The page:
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Holy Orders


Holy Orders


“Holy Orders is the sacrament through which the mission entrusted by Christ to his apostles continues to be exercised in the Church until the end of time…It includes three degrees of order: episcopate [bishops], presbyterate [priests], and diaconate [deacons]" (CCC 1536).

At ordination, the one called by God promises to embrace the disciplines of the Church more fully: promising obediance, forsaking his personal wants for the good order of the Church; promising celibacy, forsaking his own ego in favor of the Kingdom; and promising stability, remaining faithful to the People of God in his diocese of incardination throughout his life.

As long as he remains faithful to these promises, remaining faithfully in communion with the Church, he receives the permission, also known as faculties, to lead the community entrusted to him in the sacred rites of the Church, in the study of the Deposit of Faith, and in the administration of the goods of the Church through careful stewardship.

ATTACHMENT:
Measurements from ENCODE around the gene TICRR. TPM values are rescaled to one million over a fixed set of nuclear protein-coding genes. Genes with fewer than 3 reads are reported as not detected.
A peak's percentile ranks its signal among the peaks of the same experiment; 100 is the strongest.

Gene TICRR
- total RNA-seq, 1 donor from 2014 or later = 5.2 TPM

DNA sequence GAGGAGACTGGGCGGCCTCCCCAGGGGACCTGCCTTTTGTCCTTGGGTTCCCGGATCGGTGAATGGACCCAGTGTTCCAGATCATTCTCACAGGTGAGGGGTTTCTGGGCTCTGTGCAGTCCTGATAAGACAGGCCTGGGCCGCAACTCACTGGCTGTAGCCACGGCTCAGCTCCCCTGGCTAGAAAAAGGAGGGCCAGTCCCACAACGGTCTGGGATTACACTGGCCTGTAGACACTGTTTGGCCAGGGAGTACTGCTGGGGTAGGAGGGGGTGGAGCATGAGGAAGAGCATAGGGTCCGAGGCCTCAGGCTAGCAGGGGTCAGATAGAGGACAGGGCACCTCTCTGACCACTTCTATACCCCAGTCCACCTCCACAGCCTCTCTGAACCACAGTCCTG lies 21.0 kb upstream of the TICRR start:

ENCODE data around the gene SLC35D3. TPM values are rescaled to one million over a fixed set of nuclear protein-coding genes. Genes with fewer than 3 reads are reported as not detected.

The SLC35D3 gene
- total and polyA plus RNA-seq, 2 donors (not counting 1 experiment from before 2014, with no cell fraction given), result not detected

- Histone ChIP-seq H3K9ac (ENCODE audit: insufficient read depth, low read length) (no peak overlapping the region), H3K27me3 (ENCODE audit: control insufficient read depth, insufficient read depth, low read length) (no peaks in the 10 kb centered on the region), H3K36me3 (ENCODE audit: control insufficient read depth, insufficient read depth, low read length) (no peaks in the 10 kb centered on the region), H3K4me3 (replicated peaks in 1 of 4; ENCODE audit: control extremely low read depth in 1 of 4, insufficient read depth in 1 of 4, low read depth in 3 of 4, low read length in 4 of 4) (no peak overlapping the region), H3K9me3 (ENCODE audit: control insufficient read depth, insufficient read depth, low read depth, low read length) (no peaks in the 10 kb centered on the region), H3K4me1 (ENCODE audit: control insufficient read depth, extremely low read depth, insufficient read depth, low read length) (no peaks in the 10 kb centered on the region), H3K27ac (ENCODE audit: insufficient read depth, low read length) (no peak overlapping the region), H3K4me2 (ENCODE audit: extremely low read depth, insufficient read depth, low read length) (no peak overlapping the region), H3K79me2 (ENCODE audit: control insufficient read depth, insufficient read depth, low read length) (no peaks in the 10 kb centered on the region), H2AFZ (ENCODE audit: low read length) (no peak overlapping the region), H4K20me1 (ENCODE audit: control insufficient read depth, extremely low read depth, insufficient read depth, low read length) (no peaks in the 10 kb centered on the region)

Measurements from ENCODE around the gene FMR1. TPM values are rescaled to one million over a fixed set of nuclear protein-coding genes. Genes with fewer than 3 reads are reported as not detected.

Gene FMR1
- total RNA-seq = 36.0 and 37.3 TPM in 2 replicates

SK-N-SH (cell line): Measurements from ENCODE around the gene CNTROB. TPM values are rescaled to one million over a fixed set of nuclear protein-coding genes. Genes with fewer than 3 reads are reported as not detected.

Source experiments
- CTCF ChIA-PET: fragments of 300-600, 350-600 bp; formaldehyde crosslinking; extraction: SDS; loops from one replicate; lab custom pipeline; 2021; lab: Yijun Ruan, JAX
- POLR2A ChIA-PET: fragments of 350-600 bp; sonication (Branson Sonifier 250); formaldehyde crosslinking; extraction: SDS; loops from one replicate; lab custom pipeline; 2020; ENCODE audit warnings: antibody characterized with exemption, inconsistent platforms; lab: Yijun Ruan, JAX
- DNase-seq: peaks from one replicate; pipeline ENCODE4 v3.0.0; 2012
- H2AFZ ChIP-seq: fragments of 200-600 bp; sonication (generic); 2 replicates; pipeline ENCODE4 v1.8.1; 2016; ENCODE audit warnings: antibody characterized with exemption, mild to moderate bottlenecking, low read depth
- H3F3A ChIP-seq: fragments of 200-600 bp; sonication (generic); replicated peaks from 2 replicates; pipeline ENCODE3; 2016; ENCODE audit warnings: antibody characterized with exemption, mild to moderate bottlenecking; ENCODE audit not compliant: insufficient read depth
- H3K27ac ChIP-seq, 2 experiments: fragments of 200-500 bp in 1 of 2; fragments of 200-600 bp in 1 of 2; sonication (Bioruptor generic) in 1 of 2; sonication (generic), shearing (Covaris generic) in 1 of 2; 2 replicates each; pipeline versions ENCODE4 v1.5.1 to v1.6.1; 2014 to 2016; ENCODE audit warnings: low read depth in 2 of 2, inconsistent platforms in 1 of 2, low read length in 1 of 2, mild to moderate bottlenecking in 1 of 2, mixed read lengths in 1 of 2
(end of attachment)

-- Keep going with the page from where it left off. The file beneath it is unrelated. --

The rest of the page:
Though they differ from one another in essence and not only in degree, the common priesthood of the faithful and the ministerial or hierarchical priesthood are nonetheless interrelated: each of them in its own special way is a participation in the one priesthood of Christ. The ministerial priest, by the sacred power he enjoys, teaches and rules the priestly people; acting in the person of Christ, he makes present the eucharistic sacrifice, and offers it to God in the name of all the people. But the faithful, in virtue of their royal priesthood, join in the offering of the Eucharist. They likewise exercise that priesthood in receiving the sacraments, in prayer and thanksgiving, in the witness of a holy life, and by self-denial and active charity. (Lumen Gentium 10)

For more information, please go to:

At the Archdiocese of Portland

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